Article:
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Violence and Hate

Have you ever sat down and really thought about the civil rights that people have or have not been given? Or what happens when people are denied their rights? If you have then the first words that probably comes to your mind is violence and hate. Violence and hate plays an unnecessary but big part in civil rights.

'A riot is at the bottom of the language of the unheard' Martin Luther King Jr. says. Starting in the nineteen forties riots and violence occurred without giving African Americans a chance to speech out. Many times when those riots occurred African Americans fought back. Almost always someone was injured. The violence, being dished out by both races, immediately led to trouble.

Some of the good and decent people knew that violence wasn't the answer. They knew that violence would lead to no good. One of the African American role models Martin Luther King said 'At the center of non-violence stands the principle of love' Despite his words violence still continued. Think what you would do if you were being denied your civil rights. Would you be able to sit back and 'love your neighbor' while another race beat and murdered you, your friends, and family? Well, it would be very difficult but most of us would have the strong urge to fight back, to feel like we were doing something.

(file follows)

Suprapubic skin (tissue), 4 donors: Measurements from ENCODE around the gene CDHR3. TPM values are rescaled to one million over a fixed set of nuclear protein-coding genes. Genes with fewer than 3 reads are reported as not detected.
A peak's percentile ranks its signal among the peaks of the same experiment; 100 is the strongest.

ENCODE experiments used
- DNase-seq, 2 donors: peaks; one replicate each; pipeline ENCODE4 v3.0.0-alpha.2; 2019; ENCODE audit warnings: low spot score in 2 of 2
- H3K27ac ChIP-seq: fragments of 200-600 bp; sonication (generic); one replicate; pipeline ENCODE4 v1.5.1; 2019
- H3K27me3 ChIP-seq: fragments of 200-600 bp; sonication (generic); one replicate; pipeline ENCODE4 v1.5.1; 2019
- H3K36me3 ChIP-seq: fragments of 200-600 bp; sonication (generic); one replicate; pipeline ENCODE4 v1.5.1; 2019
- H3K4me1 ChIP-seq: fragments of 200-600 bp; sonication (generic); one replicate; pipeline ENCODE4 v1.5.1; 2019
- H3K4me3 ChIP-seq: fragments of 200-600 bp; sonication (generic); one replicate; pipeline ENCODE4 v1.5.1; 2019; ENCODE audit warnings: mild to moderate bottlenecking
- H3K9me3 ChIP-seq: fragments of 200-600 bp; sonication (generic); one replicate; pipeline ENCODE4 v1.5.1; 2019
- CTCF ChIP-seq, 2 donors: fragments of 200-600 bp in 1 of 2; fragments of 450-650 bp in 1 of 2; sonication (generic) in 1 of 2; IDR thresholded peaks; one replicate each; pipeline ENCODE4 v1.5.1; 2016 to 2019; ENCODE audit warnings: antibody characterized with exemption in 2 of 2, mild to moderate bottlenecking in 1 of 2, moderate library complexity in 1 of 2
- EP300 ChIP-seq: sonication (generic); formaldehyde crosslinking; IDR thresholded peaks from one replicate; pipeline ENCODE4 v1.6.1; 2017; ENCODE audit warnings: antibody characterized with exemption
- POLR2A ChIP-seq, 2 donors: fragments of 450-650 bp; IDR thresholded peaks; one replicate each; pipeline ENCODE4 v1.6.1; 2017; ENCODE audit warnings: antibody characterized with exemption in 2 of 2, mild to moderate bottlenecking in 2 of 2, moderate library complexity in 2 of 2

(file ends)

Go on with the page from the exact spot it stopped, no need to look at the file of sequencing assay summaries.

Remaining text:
Also hate. Hate takes an automatic place in your heart for those that abuse you physically AND mentally. It is very hard, almost impossible to fight it. 'Darkness cannot drive out darkness; only light can do that. Hate cannot drive out hate; only love can do that.' It is only natural to think I hate them they hate me. Not I love them they hate me. In the book Fire from the Rock by Sharon M. Draper Sylvia's father is a African American pastor that tries to teach his children non-violent, loving tactics to fight the racism but his children just don't understand and return the violent and hating gestures that are used on them. Sylvia doesn't want to love the three boys that bully her and her little sister. In fact love is the last feeling she has for them. Does that mean she is a bad person? No it means she just gave in to the stronger feeling, hate.

In conclusion violence and hate are an unstoppable, unnecessary part of civil rights. Everyone needs to make a choice in the way they respond to denied civil rights. 'Every man must decide whether he will walk in the light of creative altruism or in the darkness of destructive selfishness.'



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CaitibugThis teenager is a 'regular' and has contributed a lot of work, comments and/or forum posts, and has received many votes and high ratings over a long period of time. said...
Apr. 26 at 8:01 pm:
This is a very well-written, beautiful article. I absolutely love it.
 
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